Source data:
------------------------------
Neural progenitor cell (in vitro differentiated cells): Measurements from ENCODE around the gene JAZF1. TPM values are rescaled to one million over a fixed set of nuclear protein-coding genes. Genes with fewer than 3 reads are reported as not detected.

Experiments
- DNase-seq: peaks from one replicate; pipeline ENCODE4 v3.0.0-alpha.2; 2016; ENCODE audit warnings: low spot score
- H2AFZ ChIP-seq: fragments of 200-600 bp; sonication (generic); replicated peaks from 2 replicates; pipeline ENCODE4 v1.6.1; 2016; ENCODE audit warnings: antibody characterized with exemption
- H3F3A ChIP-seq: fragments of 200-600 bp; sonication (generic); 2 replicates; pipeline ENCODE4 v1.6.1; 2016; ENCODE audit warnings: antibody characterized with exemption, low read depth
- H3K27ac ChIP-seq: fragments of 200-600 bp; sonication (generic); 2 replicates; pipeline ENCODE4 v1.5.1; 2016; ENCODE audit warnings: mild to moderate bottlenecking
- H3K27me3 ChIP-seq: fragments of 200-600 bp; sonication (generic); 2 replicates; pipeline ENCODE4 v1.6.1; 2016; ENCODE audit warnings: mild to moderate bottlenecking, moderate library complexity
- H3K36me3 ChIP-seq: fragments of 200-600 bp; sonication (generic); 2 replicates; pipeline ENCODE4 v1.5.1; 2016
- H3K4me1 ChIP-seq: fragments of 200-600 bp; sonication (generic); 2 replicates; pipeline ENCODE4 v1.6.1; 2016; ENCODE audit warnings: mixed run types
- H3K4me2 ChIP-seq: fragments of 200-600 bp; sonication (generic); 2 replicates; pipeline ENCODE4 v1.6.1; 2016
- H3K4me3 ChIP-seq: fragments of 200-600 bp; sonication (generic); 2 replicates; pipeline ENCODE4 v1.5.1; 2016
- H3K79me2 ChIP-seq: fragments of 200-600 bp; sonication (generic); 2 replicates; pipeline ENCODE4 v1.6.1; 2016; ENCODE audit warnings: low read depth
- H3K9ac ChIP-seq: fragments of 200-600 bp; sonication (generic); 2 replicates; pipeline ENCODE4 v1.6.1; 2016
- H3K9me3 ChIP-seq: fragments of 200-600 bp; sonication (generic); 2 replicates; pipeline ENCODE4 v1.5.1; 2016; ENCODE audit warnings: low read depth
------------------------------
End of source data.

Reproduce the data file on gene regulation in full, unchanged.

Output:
Neural progenitor cell (in vitro differentiated cells): Measurements from ENCODE around the gene JAZF1. TPM values are rescaled to one million over a fixed set of nuclear protein-coding genes. Genes with fewer than 3 reads are reported as not detected.

Experiments
- DNase-seq: peaks from one replicate; pipeline ENCODE4 v3.0.0-alpha.2; 2016; ENCODE audit warnings: low spot score
- H2AFZ ChIP-seq: fragments of 200-600 bp; sonication (generic); replicated peaks from 2 replicates; pipeline ENCODE4 v1.6.1; 2016; ENCODE audit warnings: antibody characterized with exemption
- H3F3A ChIP-seq: fragments of 200-600 bp; sonication (generic); 2 replicates; pipeline ENCODE4 v1.6.1; 2016; ENCODE audit warnings: antibody characterized with exemption, low read depth
- H3K27ac ChIP-seq: fragments of 200-600 bp; sonication (generic); 2 replicates; pipeline ENCODE4 v1.5.1; 2016; ENCODE audit warnings: mild to moderate bottlenecking
- H3K27me3 ChIP-seq: fragments of 200-600 bp; sonication (generic); 2 replicates; pipeline ENCODE4 v1.6.1; 2016; ENCODE audit warnings: mild to moderate bottlenecking, moderate library complexity
- H3K36me3 ChIP-seq: fragments of 200-600 bp; sonication (generic); 2 replicates; pipeline ENCODE4 v1.5.1; 2016
- H3K4me1 ChIP-seq: fragments of 200-600 bp; sonication (generic); 2 replicates; pipeline ENCODE4 v1.6.1; 2016; ENCODE audit warnings: mixed run types
- H3K4me2 ChIP-seq: fragments of 200-600 bp; sonication (generic); 2 replicates; pipeline ENCODE4 v1.6.1; 2016
- H3K4me3 ChIP-seq: fragments of 200-600 bp; sonication (generic); 2 replicates; pipeline ENCODE4 v1.5.1; 2016
- H3K79me2 ChIP-seq: fragments of 200-600 bp; sonication (generic); 2 replicates; pipeline ENCODE4 v1.6.1; 2016; ENCODE audit warnings: low read depth
- H3K9ac ChIP-seq: fragments of 200-600 bp; sonication (generic); 2 replicates; pipeline ENCODE4 v1.6.1; 2016
- H3K9me3 ChIP-seq: fragments of 200-600 bp; sonication (generic); 2 replicates; pipeline ENCODE4 v1.5.1; 2016; ENCODE audit warnings: low read depth